The city has the upper hand in a court case with a challenging application for the measles vaccination

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A Brooklyn judge upheld the emergency response from the City Assistance Department where people in certain areas in or adjacent to Williamsburg had to receive measles vaccination or pay a fine.

Justice Lawrence Knipel dismissed the case in the Supreme Court of Kings County, brought by five mothers who said the city's actions were disproportionate to the threat of measles and did not take into account individual autonomy, informed consent and free practice of religion & # 39 ;.

The city's health service said it had confirmed 359 cases of measles until Thursday, with 294 of those diagnosing patients in Williamsburg. The disease has hit young children in the Orthodox Jewish communities in Brooklyn particularly hard.

"The straightforward truth is that these diagnoses represent the most significant peak in measles cases in the United States for many years and that the Williamsburg section of Brooklyn is at its epicenter," Knipel wrote in his decision.

The city's health service has clarified its order to note that it imposes civil penalties on offenders, but that it will not prosecute. Knipel wrote that because the city had admitted that the order does not require forced vaccination, he would not address it in his decision.

"A fireman does not have to get the informed consent of the owner before putting out a house fire. Vaccination is known to extinguish the fire of contamination," wrote Knipel.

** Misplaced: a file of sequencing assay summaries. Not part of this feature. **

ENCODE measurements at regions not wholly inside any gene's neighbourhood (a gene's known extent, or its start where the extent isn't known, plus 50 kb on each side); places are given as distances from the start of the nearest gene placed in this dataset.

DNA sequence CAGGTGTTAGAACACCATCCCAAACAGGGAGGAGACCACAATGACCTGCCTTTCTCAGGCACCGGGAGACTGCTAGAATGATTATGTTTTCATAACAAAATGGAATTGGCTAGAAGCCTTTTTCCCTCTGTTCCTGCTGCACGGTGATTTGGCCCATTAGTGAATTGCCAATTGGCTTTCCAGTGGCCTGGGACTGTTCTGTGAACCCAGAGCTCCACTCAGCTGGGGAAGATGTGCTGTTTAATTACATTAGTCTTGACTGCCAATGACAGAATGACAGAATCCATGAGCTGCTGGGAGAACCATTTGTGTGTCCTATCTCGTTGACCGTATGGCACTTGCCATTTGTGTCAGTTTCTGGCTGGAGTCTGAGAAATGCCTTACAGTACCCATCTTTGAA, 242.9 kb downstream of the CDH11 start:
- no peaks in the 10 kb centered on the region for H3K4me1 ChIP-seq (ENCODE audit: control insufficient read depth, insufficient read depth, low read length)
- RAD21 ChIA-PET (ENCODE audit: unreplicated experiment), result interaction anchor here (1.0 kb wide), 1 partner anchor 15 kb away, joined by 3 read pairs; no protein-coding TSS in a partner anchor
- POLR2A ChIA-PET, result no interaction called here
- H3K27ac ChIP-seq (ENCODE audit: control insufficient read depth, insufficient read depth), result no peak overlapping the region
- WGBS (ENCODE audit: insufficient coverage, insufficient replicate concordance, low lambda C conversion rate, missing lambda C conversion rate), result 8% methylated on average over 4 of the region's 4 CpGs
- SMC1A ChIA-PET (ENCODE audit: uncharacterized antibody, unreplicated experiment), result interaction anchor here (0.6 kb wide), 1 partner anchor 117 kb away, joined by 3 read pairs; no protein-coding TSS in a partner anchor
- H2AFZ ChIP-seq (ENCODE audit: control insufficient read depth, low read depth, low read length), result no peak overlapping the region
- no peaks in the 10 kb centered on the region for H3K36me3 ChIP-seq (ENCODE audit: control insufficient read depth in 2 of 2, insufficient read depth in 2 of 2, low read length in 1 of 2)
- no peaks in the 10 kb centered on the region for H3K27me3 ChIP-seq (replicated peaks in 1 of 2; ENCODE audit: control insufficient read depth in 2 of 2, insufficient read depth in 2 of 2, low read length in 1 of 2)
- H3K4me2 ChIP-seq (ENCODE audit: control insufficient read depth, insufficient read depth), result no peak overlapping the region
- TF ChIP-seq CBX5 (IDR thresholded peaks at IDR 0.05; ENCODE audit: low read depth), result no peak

Knipel did not accept any arguments from the prosecutors that the vaccine poses a greater risk than the measles itself.

"These statements are completely unsupported by studies, medical literature, laws and regulations," he wrote.

The ruling paves the way for the city to maintain its mission. The health ministry said Thursday that it has made three civilian calls to execute its order.

"This decision will protect New Yorkers against a very dangerous infection with potentially fatal consequences. We have not taken the emergency order lightly. It was a dramatic response to a serious problem," said Health Commissioner Dr. Oxiris Barbot in a statement Thursday night.

Those who receive a subpoena must report before a hearing, during which a hearing officer can pay the person $ 1,000. Failure to appear costs $ 2000.

In addition, four schools and playgroups will be closed due to non-compliance with the order. They are located at 68-84 Harrison Ave., 241 Keap St., 590 Bedford Ave. and 720 Wythe Ave.

The Department of Health said it allowed the United Talmudical Academy at 75 Ross St. to reopen after the city was closed on Tuesday because the students had not made the vaccination data available. The department continues to follow the school.

An Israeli stewardess, who according to health authorities receives the vaccination as a child, is in a coma with encephalitis after measles contraction, CNN reported Thursday. The 43-year-old woman works for El Al and it is unclear whether she has contracted the disease in New York or Israel, or flies between the two destinations.

"We do not want to commit violations, but will continue and hope that New Yorkers will make the best choice for their families, their neighbors and their own health – to get vaccinated," Barbot said.